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On 15 July 2005, the ultimate accolade: Le Havre entered the pantheon of Unesco for the modernity of its architecture.

There is often a gap between a creation and its appropriation by the general public. Le Havre, long misunderstood for its architecture, has become a World Heritage Site.

Le Volcan la colombe Niemeyer
Le Volcan la colombe Niemeyer

Le Havre, one city, two renowned architects

The bush-hammered, washed concrete, the claustras, the colonnades, the famous 6.24m grid that made up Perret’s architectural vocabulary, came out from the shadows into the light and proudly revealed themselves to the curiosity of an incredulous public and mesmerised press. Le Havre joined Brasilia, until now the only representative of modernity in the Unesco classification. These two cities, the fruit of the genius of two exceptional architects, Perret and Niemeyer, are symbols of 20th-century urban planning…

Bassin du commerce au Havre

Le Havre, considered by historians and town planners as one of the most significant achievements of the 20th century, is one of the most remarkable applications of town planning knowledge accumulated in Europe at that time.

Zoom sur détails architeturaux béton Le Havre
Détails architecturaux
Panoramique vers Porte Océane
Détails architecturaux béton Perret
Le béton Perret

Auguste Perret, concrete and Le Havre

Perret’s concrete is not a classic, banal concrete. Described as “20th-century stone”, it is decorated, stained and treated using various technical processes such as bush hammering, chiselling, polishing and washing. Its composition differs, giving the facades a variety of colours. Because its concrete catches the light and, depending on its evolution, goes from pinkish beige to golden brown.

Organised from this 6.24m grid allowing standardisation of all building elements, the architectural quality of this reconstruction is coupled with an undeniable quality of life: double and sometimes triple orientation, numerous openings, long balconies, high ceilings, oak floors…

Intérieur immeubles Perret
Les immeubles Perret, intérieur
Célébrations pour le classement au Patrimoine mondial de l'Humanité
Célébrations pour le classement au Patrimoine mondial de l'Humanité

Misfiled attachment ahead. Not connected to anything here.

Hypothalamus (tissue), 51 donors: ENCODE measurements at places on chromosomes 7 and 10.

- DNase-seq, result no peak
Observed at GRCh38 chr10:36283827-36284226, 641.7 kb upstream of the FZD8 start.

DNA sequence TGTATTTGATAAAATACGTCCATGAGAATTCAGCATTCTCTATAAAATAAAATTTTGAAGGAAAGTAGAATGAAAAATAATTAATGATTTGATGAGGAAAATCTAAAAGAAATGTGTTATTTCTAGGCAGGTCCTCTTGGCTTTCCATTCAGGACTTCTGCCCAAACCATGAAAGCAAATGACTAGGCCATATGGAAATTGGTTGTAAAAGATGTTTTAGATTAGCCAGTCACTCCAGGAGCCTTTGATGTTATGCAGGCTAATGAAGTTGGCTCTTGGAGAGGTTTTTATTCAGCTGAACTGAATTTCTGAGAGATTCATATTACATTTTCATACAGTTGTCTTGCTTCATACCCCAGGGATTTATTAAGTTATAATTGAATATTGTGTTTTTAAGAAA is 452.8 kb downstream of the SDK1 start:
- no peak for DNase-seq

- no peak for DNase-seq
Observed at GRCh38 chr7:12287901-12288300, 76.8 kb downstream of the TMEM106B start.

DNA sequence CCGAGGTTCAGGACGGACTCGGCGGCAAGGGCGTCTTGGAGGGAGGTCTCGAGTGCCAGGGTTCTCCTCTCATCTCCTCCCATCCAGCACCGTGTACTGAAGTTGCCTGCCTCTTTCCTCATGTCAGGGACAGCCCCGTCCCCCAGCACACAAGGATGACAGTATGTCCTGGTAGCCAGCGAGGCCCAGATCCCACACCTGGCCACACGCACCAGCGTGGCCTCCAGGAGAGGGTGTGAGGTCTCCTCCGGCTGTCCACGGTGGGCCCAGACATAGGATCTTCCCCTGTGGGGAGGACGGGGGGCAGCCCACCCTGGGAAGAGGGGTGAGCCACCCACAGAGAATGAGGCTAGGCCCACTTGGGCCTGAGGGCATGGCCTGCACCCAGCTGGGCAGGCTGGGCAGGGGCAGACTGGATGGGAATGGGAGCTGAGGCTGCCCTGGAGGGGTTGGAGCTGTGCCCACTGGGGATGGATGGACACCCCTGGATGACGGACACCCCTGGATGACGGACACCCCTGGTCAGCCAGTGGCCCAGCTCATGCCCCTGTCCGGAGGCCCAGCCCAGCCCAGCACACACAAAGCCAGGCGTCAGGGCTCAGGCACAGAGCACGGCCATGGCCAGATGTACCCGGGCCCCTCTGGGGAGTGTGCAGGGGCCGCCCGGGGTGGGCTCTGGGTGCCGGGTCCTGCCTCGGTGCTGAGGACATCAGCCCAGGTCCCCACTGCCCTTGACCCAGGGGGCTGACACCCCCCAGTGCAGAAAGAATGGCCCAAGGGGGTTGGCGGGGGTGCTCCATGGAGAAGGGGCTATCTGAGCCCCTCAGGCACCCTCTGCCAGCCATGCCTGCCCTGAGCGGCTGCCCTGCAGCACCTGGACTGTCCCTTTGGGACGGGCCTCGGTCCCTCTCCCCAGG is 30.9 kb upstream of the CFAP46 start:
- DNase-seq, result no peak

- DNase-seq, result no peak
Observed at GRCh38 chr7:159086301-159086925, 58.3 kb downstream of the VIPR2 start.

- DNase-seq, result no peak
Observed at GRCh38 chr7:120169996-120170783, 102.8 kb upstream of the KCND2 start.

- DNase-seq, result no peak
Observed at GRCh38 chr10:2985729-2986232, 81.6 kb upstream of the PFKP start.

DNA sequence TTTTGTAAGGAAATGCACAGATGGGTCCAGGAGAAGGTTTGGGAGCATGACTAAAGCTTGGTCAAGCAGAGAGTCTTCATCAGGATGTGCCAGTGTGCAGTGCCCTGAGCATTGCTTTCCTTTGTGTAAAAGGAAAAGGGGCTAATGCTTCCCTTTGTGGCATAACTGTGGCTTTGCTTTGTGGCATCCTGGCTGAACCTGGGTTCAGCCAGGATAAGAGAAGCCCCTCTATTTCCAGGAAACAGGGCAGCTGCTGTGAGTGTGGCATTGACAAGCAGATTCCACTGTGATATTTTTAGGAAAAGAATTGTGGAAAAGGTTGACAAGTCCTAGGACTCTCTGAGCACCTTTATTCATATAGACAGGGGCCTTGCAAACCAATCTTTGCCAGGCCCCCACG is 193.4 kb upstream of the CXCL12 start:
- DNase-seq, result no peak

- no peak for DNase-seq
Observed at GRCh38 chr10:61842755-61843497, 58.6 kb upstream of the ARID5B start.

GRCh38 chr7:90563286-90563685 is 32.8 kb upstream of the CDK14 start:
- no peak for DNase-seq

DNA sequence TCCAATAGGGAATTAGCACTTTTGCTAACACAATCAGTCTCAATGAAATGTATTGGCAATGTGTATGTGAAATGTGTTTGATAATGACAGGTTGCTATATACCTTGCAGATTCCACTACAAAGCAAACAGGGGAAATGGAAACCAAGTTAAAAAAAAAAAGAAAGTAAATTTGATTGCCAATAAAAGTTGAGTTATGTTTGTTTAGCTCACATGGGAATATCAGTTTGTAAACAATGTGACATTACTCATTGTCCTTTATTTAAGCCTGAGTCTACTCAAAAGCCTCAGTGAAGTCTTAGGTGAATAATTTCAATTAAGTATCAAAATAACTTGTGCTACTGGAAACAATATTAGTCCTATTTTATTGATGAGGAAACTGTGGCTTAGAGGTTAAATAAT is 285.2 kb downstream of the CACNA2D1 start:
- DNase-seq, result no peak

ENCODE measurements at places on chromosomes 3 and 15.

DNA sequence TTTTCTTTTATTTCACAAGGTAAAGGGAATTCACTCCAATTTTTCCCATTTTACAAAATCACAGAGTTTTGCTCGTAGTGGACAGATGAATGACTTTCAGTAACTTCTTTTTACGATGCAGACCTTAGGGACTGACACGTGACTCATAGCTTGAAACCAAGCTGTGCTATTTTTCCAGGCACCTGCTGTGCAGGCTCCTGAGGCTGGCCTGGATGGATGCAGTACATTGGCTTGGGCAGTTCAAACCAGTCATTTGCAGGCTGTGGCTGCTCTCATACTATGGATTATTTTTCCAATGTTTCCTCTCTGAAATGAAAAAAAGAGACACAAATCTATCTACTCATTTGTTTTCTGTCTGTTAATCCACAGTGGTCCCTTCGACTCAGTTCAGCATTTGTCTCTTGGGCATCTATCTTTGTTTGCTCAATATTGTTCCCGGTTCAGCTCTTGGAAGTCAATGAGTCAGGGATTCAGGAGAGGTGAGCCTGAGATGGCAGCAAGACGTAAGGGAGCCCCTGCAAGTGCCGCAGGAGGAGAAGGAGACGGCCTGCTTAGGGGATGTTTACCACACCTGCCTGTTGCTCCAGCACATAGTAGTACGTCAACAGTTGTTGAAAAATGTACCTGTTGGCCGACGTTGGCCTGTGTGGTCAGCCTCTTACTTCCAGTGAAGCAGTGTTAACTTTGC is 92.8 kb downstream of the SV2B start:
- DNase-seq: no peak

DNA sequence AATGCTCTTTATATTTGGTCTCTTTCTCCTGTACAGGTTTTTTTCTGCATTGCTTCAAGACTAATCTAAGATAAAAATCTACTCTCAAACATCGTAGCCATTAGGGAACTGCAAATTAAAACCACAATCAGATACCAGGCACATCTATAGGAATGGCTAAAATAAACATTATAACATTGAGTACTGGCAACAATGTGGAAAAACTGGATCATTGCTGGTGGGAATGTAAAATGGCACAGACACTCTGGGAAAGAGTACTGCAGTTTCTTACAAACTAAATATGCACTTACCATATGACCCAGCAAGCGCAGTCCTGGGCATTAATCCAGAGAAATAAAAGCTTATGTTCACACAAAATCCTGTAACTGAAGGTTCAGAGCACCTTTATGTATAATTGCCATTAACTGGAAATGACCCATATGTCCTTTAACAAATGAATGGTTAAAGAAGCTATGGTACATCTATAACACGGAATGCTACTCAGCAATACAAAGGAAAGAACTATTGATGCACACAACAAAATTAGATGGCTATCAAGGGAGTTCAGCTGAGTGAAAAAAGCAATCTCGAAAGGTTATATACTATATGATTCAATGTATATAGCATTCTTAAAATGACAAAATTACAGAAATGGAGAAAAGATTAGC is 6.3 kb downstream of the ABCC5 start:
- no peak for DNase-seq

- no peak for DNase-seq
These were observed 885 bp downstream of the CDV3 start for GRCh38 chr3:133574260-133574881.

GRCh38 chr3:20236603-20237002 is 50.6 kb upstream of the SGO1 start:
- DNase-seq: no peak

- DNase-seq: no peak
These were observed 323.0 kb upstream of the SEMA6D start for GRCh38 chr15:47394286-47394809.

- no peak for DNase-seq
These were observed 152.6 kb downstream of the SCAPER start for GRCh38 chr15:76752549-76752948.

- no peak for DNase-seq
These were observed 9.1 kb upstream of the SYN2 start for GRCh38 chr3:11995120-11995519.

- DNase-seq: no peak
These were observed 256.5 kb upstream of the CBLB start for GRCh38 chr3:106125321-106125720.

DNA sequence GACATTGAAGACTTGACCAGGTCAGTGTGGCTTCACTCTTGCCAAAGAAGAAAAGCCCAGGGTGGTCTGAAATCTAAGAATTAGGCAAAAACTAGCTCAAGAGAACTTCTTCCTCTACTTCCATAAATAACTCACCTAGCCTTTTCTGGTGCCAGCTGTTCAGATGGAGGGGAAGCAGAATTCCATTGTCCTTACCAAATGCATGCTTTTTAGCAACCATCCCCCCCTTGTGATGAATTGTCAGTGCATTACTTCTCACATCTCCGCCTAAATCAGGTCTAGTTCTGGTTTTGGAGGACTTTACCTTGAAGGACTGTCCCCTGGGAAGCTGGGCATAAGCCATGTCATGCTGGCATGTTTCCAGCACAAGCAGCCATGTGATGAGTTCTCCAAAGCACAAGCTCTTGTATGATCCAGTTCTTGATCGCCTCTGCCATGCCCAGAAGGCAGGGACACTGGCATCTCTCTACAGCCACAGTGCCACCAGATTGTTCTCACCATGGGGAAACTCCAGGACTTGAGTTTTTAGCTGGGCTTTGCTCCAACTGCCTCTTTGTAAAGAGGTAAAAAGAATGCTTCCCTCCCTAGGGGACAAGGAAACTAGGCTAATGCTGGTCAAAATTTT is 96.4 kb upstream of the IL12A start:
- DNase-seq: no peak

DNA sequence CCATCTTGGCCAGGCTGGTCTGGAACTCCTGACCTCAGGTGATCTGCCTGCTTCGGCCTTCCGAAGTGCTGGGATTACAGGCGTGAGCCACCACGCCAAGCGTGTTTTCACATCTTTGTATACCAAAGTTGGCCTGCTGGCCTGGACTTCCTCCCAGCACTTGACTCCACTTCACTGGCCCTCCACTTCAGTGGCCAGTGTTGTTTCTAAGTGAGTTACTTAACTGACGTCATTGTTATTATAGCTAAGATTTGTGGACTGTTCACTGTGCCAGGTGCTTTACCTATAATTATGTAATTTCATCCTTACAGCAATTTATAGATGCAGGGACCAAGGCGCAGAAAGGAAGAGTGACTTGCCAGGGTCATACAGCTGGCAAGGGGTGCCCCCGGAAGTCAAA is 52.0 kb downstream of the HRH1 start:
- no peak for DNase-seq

Le boulevard François 1er vu du ciel
Le boulevard François 1er vu du ciel

The urban plan is organised around three iconic venues: the Place de l’Hôtel de Ville, the Porte Océane and the southern waterfront, linked by three major arteries remarkable for their width and layout: Avenue Foch, Rue de Paris and Boulevard François 1er, known to the people of Le Havre as the “Golden Triangle”. 

The Perret show apartment

To see and understand this architecture and not just look at it, first go to the Maison du Patrimoine and visit the show apartment. The explanations available will help you understand all the details and subtleties of the buildings on Avenue Foch, the Champs Elysées of Le Havre with its bas-reliefs evoking the “glories of Le Havre”: painters, musicians, builders, industrialists …

La salle à manger de l'appartement témoin E>N
La salle à manger de l'appartement témoin EN
Le béton Perret
Perret, détails architecturaux

As well as Place de l’Hôtel de Ville, the Town Hall, its tower building rising to over 70 metres high, the Church of St Joseph, Perret’s masterpiece and his collaboration with Marguerite Huré, Master Glassmaker, plus the Porte Océane, Rue de Paris, the Halles Centrales, the Casino (former Chamber of Commerce) and the St François district.

About a hundred architects who made up the Perret workshop helped rebuild Le Havre, including: Raymond Audigier, Georges Brochard, Charles Fabre, André Hermant, Guy Lagneau, Pierre-Edouard Lambert, Jacques Lamy, André le Donne, Jean le Soudier, Jacques Tournant, Otello Zavaroni…

Maison du Patrimoine181 rue de ParisLE HAVRETel. 02 35 22 31 22E-mailWebsiteLearn more

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